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'No Food, No Drugs': Libyan Troops Siege ex-Gaddafi Stronghold
08/10/2012 17:43:00
Armed Libyan forces continue to surround the city of Bani Walid, Libya. As tension between government troops and opposition supporters continues to mount, residents have been left without food and other supplies – and are calling on the UN for help.

Human rights group Amnesty International has asked authorities to avoid unnecessary force, and to allow medical and other vital supplies into the city.

It comes after Libya’s General National Congress gave the Ministries of Interior and Defence permission to use force to arrest those suspected of killing Omran Shaaban - the man who is credited for capturing the country’s ex-leader, Muammar Gaddafi, last year.

Over the past week, government troops have surrounded the city.

“Right now, the armed forces are attacking our city at the eastern boundary between us and Misurata city,” Dr. Abdul-hamid Alshandoli, a member of Bani Walid’s social council who is inside the sieged city, said.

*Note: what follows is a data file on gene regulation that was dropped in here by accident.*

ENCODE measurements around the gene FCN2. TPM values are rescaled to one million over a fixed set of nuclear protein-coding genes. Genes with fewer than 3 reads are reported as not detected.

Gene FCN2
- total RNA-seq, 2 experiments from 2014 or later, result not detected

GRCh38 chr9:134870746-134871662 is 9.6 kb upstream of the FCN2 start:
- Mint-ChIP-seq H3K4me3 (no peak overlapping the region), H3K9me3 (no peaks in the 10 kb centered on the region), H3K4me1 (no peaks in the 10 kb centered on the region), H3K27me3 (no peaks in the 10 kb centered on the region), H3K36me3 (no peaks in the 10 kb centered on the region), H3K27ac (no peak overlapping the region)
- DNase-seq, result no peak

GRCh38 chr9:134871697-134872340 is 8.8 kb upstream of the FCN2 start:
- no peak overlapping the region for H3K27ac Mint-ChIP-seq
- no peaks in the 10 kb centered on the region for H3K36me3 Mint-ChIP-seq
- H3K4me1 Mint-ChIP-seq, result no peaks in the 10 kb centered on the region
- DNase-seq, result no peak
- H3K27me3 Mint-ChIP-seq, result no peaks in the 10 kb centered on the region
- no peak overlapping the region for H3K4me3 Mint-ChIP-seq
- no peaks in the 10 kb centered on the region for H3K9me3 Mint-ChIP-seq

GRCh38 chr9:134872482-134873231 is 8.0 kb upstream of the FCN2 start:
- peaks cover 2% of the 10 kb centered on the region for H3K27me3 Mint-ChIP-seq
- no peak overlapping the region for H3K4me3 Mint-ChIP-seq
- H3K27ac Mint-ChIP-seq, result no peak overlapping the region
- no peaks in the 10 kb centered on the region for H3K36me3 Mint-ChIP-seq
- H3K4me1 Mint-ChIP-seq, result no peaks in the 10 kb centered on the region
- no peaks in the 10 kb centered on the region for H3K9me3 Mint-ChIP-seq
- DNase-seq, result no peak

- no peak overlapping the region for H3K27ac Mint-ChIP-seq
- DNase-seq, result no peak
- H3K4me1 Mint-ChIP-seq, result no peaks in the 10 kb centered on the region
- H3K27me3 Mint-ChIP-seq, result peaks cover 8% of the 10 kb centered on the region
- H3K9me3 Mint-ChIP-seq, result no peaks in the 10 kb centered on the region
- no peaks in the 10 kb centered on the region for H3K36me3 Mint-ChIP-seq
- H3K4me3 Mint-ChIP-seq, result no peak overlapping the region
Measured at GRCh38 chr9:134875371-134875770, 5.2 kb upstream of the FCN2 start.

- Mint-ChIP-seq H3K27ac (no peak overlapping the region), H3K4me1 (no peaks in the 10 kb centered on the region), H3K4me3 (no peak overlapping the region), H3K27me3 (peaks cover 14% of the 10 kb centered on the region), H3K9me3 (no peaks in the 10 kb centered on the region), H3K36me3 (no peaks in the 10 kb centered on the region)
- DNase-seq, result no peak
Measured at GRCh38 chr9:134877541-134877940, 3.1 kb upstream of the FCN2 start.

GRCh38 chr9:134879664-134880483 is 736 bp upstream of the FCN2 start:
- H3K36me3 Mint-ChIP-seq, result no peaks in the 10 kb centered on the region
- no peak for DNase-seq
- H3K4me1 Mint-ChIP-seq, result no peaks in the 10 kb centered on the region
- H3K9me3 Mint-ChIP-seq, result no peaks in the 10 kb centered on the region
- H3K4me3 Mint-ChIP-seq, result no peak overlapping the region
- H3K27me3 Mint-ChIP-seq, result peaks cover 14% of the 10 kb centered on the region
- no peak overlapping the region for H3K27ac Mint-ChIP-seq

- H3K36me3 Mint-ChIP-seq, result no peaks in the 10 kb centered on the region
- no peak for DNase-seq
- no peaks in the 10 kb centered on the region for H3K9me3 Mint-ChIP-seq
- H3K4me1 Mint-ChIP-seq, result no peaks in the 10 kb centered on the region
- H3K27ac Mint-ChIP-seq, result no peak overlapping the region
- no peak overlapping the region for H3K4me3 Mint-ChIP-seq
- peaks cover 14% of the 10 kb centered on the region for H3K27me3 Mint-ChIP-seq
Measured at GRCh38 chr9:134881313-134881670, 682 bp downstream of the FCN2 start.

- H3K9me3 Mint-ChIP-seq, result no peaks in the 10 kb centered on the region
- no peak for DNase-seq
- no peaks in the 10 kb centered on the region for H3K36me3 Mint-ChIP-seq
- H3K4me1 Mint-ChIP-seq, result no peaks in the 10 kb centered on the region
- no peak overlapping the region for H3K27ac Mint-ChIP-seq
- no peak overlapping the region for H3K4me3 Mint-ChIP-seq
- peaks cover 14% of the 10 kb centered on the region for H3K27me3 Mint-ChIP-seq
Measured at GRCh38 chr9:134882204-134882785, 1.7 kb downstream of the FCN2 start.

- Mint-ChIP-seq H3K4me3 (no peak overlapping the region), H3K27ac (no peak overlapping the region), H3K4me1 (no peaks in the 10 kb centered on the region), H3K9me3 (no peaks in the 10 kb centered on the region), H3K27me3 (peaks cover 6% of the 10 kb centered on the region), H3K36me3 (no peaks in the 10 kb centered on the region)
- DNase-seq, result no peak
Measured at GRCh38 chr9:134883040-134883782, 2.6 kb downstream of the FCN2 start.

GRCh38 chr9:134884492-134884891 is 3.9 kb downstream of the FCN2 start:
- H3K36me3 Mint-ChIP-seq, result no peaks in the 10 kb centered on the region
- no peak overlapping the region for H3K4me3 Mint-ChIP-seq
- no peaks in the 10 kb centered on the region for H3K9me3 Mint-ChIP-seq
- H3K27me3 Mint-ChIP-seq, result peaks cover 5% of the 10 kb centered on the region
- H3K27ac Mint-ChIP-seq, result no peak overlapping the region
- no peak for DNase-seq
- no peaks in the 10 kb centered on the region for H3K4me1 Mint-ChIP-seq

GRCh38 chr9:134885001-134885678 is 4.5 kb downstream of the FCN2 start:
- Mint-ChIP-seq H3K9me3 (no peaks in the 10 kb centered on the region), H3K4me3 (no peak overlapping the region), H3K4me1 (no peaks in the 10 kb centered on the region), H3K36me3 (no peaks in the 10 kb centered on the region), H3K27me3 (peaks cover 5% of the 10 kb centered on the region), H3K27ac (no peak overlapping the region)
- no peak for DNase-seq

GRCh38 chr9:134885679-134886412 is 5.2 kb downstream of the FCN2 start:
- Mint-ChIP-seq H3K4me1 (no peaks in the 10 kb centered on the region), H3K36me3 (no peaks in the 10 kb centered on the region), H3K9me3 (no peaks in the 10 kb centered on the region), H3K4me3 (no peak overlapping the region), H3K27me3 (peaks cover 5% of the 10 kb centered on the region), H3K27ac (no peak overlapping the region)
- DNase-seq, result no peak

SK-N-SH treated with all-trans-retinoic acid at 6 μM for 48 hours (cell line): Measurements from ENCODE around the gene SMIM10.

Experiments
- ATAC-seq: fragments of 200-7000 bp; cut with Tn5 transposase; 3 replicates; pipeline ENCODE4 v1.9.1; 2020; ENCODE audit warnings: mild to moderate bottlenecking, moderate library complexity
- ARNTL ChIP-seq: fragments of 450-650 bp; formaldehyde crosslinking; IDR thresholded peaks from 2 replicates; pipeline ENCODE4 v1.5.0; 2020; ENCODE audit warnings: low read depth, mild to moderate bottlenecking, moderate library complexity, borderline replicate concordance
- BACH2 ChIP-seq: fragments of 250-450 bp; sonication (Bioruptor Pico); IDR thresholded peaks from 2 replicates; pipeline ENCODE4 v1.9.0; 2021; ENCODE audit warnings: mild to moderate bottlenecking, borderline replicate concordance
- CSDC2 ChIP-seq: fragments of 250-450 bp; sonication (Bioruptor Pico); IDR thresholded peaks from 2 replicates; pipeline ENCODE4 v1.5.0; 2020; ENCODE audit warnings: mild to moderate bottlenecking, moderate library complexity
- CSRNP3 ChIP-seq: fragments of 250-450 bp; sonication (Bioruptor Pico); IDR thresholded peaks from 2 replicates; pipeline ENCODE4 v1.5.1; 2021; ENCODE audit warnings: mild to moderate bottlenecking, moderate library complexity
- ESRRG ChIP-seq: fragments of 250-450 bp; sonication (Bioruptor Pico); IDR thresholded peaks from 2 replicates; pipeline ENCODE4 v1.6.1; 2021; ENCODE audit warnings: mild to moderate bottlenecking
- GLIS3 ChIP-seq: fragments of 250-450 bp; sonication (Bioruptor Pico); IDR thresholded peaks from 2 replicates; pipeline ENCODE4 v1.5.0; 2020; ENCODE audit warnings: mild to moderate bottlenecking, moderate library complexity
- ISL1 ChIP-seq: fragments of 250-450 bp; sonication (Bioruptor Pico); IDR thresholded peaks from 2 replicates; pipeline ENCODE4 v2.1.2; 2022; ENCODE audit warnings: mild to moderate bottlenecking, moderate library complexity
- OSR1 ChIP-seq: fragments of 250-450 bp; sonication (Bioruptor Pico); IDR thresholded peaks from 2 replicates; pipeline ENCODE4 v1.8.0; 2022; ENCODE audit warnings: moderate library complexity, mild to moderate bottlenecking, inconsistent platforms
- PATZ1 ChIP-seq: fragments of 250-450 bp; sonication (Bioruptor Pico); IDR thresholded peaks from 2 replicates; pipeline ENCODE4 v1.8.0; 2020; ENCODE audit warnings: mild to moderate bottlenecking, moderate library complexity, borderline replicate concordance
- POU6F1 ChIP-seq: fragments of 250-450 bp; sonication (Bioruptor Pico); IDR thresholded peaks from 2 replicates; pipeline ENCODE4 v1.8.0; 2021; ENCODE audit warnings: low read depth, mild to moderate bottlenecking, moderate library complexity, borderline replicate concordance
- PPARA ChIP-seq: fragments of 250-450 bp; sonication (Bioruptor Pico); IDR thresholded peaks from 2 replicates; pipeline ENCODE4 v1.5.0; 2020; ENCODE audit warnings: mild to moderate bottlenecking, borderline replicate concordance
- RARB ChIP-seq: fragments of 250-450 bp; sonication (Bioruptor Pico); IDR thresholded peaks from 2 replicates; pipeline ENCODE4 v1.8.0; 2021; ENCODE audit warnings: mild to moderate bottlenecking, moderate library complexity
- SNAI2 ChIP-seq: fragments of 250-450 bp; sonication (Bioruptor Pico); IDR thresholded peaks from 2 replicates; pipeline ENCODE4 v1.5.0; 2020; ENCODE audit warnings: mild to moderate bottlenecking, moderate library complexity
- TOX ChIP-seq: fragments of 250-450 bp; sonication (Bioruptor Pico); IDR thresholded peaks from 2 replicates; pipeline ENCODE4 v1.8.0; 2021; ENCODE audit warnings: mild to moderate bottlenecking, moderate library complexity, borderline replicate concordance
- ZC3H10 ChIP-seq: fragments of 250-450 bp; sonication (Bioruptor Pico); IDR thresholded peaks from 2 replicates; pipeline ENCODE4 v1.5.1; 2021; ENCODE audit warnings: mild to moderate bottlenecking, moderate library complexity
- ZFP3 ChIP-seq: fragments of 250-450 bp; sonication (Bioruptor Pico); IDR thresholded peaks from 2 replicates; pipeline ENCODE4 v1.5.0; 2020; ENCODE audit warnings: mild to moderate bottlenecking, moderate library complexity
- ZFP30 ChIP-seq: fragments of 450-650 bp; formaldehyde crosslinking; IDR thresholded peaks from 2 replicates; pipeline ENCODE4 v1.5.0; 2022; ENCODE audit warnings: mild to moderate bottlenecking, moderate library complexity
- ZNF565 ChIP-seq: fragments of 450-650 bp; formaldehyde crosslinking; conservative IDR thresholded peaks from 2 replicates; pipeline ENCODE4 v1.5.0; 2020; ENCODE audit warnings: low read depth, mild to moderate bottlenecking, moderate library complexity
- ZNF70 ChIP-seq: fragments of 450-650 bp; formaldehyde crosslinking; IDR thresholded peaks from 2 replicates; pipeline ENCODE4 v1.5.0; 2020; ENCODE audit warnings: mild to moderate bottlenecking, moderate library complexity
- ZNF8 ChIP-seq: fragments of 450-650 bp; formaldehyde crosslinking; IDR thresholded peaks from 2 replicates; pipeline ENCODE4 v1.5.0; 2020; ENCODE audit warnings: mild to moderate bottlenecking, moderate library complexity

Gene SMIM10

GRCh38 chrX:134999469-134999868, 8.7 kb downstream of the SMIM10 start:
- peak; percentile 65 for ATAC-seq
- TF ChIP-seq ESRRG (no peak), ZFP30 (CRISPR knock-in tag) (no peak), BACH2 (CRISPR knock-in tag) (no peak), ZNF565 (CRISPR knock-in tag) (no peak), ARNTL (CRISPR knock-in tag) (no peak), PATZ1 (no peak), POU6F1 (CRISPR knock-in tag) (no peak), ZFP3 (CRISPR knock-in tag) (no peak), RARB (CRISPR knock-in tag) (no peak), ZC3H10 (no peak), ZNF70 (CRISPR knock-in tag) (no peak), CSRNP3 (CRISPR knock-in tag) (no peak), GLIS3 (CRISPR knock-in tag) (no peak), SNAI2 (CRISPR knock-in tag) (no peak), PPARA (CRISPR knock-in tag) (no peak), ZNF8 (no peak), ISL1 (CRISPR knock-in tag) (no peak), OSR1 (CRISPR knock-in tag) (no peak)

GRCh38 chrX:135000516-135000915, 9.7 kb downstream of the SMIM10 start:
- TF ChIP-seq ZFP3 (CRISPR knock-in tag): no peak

The government also called on the release of others being detained in Bani Walid, giving those in the city ten days to comply. The deadline came and went on Friday.

The chief of staff for Libya’s army issued a statement on Thursday, calling on residents to hand over the individuals to avoid a military assault.

According to Amnesty International, hundreds of residents in the city have been arrested by armed militias. Many continue to be detained without being charged or put on trial, and have been tortured or otherwise ill-treated, the organisation said.

But despite calls from the army, a large number of residents have turned out to protest the demands.

As the conflict between government forces and opposition followers continues in the former Gaddafi stronghold, the city is reportedly suffering from a lack of necessary supplies.